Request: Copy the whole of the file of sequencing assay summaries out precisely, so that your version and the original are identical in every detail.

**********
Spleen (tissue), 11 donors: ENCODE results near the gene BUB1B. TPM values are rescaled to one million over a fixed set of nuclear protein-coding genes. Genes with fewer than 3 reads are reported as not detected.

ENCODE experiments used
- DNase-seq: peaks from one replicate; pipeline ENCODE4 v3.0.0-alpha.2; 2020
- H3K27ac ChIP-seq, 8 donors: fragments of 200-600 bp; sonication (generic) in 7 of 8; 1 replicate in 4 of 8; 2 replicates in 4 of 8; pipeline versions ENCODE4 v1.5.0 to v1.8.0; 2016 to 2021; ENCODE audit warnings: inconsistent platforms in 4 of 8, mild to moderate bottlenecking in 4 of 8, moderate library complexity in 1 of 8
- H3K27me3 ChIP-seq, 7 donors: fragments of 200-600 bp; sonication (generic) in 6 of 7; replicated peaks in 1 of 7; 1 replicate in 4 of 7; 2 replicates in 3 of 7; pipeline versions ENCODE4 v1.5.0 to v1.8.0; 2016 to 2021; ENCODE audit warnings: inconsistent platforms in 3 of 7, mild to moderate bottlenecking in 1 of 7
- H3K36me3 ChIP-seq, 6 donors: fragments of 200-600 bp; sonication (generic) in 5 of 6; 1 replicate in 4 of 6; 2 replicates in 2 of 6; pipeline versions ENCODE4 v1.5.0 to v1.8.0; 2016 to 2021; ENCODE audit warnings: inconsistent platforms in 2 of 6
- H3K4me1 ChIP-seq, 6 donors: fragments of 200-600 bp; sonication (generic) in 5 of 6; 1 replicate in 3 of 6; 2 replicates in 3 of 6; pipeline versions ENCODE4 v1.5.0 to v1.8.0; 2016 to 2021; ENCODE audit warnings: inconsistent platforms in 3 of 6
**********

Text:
Spleen (tissue), 11 donors: ENCODE results near the gene BUB1B. TPM values are rescaled to one million over a fixed set of nuclear protein-coding genes. Genes with fewer than 3 reads are reported as not detected.

ENCODE experiments used
- DNase-seq: peaks from one replicate; pipeline ENCODE4 v3.0.0-alpha.2; 2020
- H3K27ac ChIP-seq, 8 donors: fragments of 200-600 bp; sonication (generic) in 7 of 8; 1 replicate in 4 of 8; 2 replicates in 4 of 8; pipeline versions ENCODE4 v1.5.0 to v1.8.0; 2016 to 2021; ENCODE audit warnings: inconsistent platforms in 4 of 8, mild to moderate bottlenecking in 4 of 8, moderate library complexity in 1 of 8
- H3K27me3 ChIP-seq, 7 donors: fragments of 200-600 bp; sonication (generic) in 6 of 7; replicated peaks in 1 of 7; 1 replicate in 4 of 7; 2 replicates in 3 of 7; pipeline versions ENCODE4 v1.5.0 to v1.8.0; 2016 to 2021; ENCODE audit warnings: inconsistent platforms in 3 of 7, mild to moderate bottlenecking in 1 of 7
- H3K36me3 ChIP-seq, 6 donors: fragments of 200-600 bp; sonication (generic) in 5 of 6; 1 replicate in 4 of 6; 2 replicates in 2 of 6; pipeline versions ENCODE4 v1.5.0 to v1.8.0; 2016 to 2021; ENCODE audit warnings: inconsistent platforms in 2 of 6
- H3K4me1 ChIP-seq, 6 donors: fragments of 200-600 bp; sonication (generic) in 5 of 6; 1 replicate in 3 of 6; 2 replicates in 3 of 6; pipeline versions ENCODE4 v1.5.0 to v1.8.0; 2016 to 2021; ENCODE audit warnings: inconsistent platforms in 3 of 6